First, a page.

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A cure for sleeping sickness?

Tse tse flies carry the t. brucei parasite responsible for African sleeping sickness. Photo via Flickr.

Tse tse flies carry the t. brucei parasite responsible for African sleeping sickness. Photo via Flickr.

A few years ago chemistry and chemical biology professor Mike Pollastri met a researcher name Larry Ruben at a conference. Ruben was presenting a poster on an enzyme that is important to the survival trypanosoma brucei, the culprit parasite in the neglected tropical disease known as African sleeping sickness, or human African trypanosomiasis.

The poster was particularly exciting to Pollastri, who had recently left the pharmaceutical industry to forge a research career in academia, where the economic constraints of big pharma wouldn’t prevent him from pursuing cures for neglected diseases, which offer little in the way of profit.

The enzyme Ruben presented is in a class called Aurora kinases, some of which are important to cell signaling and growth. From his background, Pollastri knew that there are several drug compounds designed to inhibit human Aurora Kinases. For example, Danusertib, a drug currently in phase II clinical trials, inhibits the human enzyme, preventing the unchecked cell growth seen in cancer.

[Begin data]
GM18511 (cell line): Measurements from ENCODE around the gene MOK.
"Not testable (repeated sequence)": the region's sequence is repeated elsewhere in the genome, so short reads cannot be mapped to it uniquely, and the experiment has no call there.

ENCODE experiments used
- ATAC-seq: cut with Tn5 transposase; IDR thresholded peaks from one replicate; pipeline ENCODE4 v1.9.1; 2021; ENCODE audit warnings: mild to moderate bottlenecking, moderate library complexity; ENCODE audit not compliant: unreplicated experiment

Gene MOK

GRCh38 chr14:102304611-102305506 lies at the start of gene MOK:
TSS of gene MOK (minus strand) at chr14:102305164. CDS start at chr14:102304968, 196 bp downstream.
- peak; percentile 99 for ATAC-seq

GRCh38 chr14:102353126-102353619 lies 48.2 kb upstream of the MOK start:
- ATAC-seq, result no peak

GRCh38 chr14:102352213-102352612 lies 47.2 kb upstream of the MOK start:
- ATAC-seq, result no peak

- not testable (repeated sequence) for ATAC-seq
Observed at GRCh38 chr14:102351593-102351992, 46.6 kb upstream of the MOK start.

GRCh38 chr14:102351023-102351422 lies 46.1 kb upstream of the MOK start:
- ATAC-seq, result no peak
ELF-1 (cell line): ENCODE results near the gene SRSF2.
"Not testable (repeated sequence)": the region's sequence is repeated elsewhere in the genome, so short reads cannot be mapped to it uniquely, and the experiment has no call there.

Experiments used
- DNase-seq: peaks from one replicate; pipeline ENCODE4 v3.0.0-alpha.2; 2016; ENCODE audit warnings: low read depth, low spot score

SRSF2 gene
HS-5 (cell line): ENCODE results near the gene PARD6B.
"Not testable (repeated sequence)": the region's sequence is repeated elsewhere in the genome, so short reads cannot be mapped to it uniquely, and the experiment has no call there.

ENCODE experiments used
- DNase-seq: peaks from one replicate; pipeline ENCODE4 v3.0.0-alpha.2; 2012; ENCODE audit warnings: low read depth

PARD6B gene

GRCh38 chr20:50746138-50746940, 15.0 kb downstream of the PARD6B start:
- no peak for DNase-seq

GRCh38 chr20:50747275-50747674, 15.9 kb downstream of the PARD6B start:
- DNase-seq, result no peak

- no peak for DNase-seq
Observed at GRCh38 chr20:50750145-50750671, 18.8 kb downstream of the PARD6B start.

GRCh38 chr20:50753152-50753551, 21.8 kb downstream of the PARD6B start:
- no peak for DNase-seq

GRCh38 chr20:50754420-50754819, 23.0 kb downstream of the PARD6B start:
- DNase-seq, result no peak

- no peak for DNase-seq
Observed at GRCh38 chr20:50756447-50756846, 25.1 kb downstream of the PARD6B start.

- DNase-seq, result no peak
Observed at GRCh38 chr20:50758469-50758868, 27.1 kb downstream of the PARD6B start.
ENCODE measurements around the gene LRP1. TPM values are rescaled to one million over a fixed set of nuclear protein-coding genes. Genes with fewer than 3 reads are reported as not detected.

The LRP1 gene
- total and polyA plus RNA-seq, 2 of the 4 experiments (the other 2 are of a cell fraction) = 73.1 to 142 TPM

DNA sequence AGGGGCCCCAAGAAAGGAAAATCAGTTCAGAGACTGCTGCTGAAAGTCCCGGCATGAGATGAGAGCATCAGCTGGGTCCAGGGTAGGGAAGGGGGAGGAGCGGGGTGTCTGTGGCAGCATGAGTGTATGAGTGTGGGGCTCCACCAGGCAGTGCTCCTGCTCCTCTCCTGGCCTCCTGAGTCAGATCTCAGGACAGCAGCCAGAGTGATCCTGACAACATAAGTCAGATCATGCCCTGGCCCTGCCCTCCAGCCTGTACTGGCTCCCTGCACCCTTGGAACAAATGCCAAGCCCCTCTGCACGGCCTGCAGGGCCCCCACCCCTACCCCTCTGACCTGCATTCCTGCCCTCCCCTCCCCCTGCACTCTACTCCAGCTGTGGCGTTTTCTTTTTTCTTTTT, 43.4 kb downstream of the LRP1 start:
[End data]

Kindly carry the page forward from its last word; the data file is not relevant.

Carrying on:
Pollastri and Ruben began by testing a handful of human drug compounds for their ability to inhibit the t. brucei enzyme. At the time, Pollastri was still teaching at Boston University but when he came to Northeastern he joined forces with professor Mary Jo Ondrechen, whose expertise is in chemical modeling. Together, the two labs came up with a long list of Danusertib analogs to test. A recent article in the European Journal of Medicinal Chemistry presents their results.

A student in Ondrechen’s lab, now Dr. Zhouxi Wang, “performed the calculations to help to prioritize compounds for synthesis — predicting which compounds are most likely to bind to the parasite’s kinase,” said Ondrechen. To reduce the chances of side effects, the team looked at compounds that bind to the parasite preferentially over the human kinase, she said.

The rationale for starting with pre-existing drug compounds is multifold. On the one hand, it gives the team a rational starting point. But it also addresses these issues of toxicity and side effects from the beginning.

“We could run a high throughput screen, wade through a million compounds to find these things,” said Pollastri. “But then we’d have to learn about how that chemical behaves in the biological system all over again.” On the other hand, if they already know how a class of chemicals behaves in the body, then they can use that information to direct more efficient clinical trials.

After getting the data from Ondrechen’s team, Stefan Ochiana form Pollastri’s team synthesized a couple dozen of them. In some cases, the compounds were nearly 25 times better at inhibiting the t. brucei enzyme than the human enzyme. They are currently not quite as potent as Danusertib, but they have chemical structure explanations, which they believe they can tweak to improve both the selectivity and the potency of the potential drugs.


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